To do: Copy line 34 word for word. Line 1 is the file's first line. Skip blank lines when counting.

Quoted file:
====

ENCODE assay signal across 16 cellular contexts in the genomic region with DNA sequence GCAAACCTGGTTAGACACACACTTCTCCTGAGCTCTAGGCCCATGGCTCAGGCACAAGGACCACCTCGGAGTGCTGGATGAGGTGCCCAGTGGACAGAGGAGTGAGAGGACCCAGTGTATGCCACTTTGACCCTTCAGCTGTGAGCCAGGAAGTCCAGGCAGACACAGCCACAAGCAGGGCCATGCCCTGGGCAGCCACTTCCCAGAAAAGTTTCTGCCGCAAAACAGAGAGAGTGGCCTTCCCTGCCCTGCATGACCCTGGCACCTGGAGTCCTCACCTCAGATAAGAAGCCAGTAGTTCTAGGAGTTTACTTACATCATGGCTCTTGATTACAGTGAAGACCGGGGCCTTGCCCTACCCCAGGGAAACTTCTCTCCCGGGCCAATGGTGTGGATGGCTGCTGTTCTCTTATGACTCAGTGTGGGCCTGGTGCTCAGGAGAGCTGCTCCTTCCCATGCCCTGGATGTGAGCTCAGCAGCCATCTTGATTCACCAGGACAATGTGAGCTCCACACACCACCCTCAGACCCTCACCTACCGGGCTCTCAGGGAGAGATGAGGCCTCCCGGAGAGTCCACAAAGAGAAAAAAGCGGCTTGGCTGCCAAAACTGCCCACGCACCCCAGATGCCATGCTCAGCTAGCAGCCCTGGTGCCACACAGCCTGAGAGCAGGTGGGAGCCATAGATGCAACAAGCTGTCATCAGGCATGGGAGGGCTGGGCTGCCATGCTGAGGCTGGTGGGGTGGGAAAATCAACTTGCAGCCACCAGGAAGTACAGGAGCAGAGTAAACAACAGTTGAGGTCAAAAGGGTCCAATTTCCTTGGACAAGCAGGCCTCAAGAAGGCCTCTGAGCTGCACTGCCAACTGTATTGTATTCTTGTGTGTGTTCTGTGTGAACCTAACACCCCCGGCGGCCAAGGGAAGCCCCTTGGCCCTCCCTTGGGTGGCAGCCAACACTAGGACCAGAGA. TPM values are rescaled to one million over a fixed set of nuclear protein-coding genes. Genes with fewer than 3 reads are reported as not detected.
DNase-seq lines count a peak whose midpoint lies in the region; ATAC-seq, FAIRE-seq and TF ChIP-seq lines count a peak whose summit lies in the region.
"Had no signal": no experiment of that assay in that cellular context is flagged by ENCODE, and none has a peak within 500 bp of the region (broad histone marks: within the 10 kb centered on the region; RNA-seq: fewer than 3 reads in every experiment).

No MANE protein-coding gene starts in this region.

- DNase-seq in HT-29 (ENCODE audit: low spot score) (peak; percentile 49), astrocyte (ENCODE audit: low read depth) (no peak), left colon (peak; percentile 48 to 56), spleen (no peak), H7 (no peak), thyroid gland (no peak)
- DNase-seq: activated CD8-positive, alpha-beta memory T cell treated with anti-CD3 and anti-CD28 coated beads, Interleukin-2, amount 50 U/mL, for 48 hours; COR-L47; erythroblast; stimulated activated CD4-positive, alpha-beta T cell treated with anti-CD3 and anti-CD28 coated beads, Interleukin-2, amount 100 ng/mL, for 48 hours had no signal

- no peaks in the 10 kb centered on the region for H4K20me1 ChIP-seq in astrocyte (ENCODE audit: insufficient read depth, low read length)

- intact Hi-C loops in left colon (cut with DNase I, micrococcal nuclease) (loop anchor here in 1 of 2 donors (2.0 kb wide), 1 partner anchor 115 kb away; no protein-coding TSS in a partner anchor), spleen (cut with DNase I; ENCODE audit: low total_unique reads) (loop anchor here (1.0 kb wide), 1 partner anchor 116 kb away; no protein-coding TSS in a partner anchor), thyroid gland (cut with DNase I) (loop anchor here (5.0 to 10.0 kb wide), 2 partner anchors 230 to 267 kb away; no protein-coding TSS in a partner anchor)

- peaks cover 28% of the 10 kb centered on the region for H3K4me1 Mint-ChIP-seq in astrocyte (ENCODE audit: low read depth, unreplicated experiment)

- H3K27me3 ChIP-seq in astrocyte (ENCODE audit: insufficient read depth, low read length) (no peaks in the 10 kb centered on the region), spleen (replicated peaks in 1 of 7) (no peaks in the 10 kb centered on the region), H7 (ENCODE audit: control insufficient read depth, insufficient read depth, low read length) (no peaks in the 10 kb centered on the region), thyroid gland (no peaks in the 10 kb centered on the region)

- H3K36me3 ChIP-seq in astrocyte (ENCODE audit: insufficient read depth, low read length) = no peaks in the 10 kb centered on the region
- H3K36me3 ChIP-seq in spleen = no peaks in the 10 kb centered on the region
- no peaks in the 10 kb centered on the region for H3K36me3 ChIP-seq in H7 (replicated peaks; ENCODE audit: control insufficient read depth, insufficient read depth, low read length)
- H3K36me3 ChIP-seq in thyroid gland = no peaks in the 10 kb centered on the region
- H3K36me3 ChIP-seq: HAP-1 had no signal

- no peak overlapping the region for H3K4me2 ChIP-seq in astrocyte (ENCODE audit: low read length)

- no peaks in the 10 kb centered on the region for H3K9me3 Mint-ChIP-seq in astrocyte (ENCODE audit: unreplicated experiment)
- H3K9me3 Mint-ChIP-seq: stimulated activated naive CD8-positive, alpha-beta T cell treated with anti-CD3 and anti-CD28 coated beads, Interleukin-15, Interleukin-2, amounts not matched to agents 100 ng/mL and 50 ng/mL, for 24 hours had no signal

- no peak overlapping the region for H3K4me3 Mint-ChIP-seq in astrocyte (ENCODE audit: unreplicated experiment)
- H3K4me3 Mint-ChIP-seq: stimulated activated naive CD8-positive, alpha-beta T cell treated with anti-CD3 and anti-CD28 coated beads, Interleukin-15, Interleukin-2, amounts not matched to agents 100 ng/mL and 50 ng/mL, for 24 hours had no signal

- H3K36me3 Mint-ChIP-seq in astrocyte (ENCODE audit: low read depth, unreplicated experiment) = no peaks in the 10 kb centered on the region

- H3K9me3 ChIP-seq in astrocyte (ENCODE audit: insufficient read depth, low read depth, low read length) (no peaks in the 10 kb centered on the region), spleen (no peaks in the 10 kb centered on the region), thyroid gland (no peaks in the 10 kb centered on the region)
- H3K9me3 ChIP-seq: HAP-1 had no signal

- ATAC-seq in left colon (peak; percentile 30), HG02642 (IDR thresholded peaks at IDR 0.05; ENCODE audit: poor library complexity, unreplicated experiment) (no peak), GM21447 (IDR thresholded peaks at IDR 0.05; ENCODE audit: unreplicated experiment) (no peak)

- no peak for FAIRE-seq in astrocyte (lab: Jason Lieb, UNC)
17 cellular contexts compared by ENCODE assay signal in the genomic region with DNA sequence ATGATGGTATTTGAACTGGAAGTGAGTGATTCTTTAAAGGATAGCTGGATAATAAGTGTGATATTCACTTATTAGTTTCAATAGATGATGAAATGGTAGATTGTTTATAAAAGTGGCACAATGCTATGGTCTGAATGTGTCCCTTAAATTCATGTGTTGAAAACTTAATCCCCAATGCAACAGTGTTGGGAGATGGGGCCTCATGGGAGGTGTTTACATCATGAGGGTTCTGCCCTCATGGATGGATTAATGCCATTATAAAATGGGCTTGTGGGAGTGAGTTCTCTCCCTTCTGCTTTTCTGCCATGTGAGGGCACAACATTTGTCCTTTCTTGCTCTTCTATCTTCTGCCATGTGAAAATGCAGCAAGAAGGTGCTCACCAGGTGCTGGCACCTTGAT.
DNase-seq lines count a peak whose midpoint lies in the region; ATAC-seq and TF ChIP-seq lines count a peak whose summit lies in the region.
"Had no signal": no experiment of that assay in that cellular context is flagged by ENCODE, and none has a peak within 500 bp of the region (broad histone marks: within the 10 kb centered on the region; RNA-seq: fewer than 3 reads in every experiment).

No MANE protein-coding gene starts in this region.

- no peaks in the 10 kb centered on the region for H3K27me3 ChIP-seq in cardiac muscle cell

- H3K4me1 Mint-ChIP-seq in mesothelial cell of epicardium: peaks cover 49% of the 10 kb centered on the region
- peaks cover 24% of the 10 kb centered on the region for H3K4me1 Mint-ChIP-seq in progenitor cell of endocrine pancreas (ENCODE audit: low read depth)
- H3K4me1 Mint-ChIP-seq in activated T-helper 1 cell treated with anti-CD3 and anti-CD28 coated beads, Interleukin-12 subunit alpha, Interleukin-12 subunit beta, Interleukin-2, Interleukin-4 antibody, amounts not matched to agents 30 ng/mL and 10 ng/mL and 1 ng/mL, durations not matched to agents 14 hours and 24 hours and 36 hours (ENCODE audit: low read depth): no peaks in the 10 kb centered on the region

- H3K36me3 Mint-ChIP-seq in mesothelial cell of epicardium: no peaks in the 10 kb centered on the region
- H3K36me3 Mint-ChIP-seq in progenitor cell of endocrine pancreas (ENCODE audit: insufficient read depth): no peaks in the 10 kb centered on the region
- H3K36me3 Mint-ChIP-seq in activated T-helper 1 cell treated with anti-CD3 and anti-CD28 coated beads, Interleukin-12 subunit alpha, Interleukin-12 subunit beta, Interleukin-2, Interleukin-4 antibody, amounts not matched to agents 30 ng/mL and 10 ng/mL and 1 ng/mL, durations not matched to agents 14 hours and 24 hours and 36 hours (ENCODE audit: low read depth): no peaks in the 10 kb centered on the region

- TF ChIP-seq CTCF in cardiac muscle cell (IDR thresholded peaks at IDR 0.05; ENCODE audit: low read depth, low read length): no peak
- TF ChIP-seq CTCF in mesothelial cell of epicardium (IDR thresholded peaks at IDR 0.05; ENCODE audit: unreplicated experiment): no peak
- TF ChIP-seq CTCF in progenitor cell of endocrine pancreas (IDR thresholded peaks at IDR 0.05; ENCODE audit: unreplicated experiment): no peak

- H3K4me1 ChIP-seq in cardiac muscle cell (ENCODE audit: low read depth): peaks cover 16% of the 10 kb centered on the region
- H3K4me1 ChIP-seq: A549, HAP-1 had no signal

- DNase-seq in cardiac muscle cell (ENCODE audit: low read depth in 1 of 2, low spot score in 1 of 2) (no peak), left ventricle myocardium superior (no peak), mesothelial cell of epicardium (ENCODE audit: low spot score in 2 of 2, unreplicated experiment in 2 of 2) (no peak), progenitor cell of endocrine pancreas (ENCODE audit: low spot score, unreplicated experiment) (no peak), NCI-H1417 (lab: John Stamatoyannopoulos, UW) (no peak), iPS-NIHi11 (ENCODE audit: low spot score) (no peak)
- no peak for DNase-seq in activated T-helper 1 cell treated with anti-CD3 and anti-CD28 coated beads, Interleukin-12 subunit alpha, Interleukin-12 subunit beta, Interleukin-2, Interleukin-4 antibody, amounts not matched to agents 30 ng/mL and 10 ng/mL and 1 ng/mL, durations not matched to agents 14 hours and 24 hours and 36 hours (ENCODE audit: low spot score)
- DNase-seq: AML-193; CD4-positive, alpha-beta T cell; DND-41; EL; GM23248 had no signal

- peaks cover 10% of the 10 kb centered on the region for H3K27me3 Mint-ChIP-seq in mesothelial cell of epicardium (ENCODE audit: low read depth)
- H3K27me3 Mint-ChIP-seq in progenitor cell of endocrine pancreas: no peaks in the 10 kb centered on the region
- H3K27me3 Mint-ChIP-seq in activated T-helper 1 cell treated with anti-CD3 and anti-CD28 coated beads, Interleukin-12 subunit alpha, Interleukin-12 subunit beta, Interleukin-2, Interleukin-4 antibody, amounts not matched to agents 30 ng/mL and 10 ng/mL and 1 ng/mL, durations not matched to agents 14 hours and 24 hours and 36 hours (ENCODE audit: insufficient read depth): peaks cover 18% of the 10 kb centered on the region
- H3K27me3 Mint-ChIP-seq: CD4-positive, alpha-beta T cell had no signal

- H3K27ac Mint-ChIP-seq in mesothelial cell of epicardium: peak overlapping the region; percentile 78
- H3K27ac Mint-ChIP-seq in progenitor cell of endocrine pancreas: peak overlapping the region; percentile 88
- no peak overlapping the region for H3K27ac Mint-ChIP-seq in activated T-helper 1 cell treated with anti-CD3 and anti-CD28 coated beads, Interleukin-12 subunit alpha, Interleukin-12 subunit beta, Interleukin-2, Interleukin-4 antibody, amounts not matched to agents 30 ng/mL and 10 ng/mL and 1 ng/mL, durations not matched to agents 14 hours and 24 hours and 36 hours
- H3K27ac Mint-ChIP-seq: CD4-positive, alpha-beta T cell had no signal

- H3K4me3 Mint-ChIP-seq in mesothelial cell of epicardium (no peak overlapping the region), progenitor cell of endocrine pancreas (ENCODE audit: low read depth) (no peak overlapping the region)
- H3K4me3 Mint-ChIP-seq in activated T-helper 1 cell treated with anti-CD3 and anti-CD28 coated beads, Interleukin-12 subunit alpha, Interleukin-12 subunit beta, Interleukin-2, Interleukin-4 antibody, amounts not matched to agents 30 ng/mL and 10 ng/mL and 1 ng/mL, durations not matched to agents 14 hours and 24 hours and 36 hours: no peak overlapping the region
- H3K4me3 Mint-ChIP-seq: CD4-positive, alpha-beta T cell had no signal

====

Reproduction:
- H3K36me3 Mint-ChIP-seq in mesothelial cell of epicardium: no peaks in the 10 kb centered on the region